When restoring ecosystems, particularly in arid Australia, it’s common for land managers to heavily focus on managing predators such as cats and foxes, while ignoring rabbits. While predator management is important, neglecting rabbit control may mean Australia’s unique fauna is still destined to decline.

Cats and foxes eat a lot of rabbits in arid Australia and can limit their populations when rabbit numbers are low. A common argument against rabbit control is that cats and foxes will turn to eating native species in the absence of rabbits. But this argument is unfounded.

Cats and foxes may turn from rabbits to native species in the immediate short-term. But, research has also shown fewer rabbits ultimately lead to declines in cat and fox numbers, as the cats and foxes are starved of their major food source.

Regrowth could be seen from space

An effective way to deal with rabbits is to release biocontrol agents—natural enemies of rabbits, such as viruses or parasites. Our research reviewed the effects of rolling out three different biocontrols last century:

  • myxomatosis (an infectious rabbit disease), released in 1950
  • European rabbit fleas (as a vector of myxomatosis), released in 1968
  • rabbit haemorrhagic disease, released in 1995.

Each lead to unprecedented reductions in the number of rabbits across Australia.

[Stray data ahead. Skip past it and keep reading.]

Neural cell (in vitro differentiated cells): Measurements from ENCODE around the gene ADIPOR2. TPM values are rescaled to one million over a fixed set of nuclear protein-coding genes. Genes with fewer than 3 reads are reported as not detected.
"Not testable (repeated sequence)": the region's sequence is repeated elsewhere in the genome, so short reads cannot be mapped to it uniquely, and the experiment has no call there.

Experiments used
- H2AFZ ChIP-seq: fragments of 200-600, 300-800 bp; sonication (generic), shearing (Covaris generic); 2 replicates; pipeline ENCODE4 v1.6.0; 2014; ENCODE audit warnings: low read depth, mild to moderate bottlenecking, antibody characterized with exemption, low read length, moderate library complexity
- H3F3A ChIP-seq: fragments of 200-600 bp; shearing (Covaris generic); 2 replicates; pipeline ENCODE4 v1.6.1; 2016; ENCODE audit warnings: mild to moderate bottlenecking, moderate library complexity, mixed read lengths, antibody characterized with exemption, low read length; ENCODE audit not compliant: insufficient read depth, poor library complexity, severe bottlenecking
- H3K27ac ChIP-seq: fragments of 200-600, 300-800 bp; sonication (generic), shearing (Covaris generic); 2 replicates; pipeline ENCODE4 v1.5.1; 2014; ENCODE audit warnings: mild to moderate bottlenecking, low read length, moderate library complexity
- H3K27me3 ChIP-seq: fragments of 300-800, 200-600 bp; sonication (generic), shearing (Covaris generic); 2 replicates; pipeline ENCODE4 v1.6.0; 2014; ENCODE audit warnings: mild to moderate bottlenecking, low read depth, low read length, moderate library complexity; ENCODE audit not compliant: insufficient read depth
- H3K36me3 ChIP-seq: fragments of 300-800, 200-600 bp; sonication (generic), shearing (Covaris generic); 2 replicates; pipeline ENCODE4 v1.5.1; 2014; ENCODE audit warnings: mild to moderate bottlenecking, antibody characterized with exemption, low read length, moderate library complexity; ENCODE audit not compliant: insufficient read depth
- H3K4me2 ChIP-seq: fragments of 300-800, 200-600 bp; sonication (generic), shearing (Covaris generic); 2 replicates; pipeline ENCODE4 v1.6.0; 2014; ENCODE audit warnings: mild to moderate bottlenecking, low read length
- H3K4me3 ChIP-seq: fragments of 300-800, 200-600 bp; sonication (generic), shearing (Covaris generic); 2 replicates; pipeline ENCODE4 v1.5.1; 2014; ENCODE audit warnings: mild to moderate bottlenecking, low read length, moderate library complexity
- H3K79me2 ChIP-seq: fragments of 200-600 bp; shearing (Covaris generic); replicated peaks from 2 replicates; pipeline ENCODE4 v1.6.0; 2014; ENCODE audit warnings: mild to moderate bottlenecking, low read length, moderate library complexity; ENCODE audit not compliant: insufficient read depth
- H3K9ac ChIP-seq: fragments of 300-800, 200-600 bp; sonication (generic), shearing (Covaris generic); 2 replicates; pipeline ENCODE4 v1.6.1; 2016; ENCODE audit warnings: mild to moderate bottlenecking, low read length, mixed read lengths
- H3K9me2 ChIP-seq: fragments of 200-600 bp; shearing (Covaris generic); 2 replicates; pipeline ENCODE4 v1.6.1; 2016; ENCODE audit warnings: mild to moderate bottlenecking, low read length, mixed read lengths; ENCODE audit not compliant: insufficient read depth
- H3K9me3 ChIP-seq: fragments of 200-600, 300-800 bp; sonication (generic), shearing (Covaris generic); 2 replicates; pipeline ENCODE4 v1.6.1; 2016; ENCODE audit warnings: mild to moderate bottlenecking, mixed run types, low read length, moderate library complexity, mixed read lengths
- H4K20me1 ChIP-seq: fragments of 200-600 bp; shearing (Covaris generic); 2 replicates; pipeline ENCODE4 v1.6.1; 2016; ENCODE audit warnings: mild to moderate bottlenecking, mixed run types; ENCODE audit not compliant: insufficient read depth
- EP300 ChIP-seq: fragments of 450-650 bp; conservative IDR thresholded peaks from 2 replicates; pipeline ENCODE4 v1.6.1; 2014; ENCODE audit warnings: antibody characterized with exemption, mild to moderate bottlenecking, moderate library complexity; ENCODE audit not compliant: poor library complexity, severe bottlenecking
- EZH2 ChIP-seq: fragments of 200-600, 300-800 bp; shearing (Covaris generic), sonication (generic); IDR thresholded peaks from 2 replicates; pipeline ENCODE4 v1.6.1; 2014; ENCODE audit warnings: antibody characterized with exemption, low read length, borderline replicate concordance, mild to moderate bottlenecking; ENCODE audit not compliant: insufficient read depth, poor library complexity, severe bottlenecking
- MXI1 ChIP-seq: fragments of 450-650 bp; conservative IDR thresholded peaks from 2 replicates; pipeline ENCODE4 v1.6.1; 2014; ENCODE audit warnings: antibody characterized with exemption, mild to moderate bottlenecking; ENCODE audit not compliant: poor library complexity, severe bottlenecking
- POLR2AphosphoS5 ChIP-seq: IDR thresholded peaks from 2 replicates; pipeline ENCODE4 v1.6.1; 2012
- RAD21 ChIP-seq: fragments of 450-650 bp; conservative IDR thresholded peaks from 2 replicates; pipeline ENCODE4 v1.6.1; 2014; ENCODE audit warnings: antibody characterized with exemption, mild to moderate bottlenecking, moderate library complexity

Despite the minor interest in conservation at the time, the spread of myxomatosis led to widespread regeneration in sheoaks for over five years, before rabbit numbers built back up. Red kangaroo populations increased so much that landholders were suddenly “involved in a shooting war with hordes of kangaroos invading their properties“, according to a newspaper report at the time.

Following the introduction of the European rabbit flea, native grasses became prolific along the Mount Lofty Ranges, South Australia. Similarly, southern hairy-nosed wombats and swamp wallabies expanded their ranges.

By the time rabbit haemorrhagic disease was introduced in 1995, interest in conservation and the environment had grown and conservation benefits were better recorded.

Native vegetation regenerated over enormous spans of land, including native pine, needle bush, umbrella wattle, witchetty bush and twin-leaved emu bush. This regeneration was so significant across large parts of the Simpson and Strzelecki Deserts, it could be seen from space.